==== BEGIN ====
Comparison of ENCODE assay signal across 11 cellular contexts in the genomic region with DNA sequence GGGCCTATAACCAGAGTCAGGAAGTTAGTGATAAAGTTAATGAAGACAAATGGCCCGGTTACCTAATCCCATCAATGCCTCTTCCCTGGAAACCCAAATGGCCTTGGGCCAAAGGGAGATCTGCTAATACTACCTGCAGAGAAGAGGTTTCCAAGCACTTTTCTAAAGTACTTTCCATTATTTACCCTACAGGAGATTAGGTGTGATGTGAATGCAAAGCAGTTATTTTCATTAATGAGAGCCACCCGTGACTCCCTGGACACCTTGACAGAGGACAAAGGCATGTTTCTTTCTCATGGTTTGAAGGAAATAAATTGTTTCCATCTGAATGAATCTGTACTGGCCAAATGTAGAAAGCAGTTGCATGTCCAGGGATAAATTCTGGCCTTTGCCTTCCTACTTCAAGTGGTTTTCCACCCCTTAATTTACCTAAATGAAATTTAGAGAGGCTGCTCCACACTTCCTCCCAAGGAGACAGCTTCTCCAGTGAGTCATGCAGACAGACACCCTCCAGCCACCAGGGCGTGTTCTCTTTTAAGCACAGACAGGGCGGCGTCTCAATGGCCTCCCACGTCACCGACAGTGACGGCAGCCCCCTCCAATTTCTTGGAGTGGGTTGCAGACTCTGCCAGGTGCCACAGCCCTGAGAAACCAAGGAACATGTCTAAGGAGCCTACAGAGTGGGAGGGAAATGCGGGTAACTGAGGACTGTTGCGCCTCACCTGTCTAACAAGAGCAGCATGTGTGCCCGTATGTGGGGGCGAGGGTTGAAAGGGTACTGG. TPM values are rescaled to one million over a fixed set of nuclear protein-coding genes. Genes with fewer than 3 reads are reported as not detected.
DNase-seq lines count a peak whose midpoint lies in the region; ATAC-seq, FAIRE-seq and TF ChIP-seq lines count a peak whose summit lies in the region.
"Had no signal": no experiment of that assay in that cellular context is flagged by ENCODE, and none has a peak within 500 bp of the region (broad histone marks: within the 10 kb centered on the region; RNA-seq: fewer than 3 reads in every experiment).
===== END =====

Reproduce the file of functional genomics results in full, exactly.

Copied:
Comparison of ENCODE assay signal across 11 cellular contexts in the genomic region with DNA sequence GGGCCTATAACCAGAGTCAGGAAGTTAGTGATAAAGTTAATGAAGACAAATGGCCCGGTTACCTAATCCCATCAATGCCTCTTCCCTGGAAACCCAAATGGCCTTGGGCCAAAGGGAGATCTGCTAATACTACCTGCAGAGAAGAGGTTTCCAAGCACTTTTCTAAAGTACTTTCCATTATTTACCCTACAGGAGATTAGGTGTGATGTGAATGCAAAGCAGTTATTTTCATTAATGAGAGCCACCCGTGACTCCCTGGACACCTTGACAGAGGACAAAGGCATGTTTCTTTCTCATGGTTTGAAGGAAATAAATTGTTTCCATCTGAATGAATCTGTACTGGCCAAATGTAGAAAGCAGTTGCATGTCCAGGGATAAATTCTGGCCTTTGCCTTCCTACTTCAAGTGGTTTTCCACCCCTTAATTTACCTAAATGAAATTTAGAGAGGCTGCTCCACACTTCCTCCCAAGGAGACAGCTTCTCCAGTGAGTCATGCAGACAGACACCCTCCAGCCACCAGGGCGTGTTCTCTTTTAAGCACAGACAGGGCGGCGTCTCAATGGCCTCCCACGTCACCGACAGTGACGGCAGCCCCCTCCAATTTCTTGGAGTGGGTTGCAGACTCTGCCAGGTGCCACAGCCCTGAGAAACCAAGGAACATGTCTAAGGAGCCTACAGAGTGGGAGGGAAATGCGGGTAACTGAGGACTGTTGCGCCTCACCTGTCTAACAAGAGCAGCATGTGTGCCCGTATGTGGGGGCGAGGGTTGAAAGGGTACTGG. TPM values are rescaled to one million over a fixed set of nuclear protein-coding genes. Genes with fewer than 3 reads are reported as not detected.
DNase-seq lines count a peak whose midpoint lies in the region; ATAC-seq, FAIRE-seq and TF ChIP-seq lines count a peak whose summit lies in the region.
"Had no signal": no experiment of that assay in that cellular context is flagged by ENCODE, and none has a peak within 500 bp of the region (broad histone marks: within the 10 kb centered on the region; RNA-seq: fewer than 3 reads in every experiment).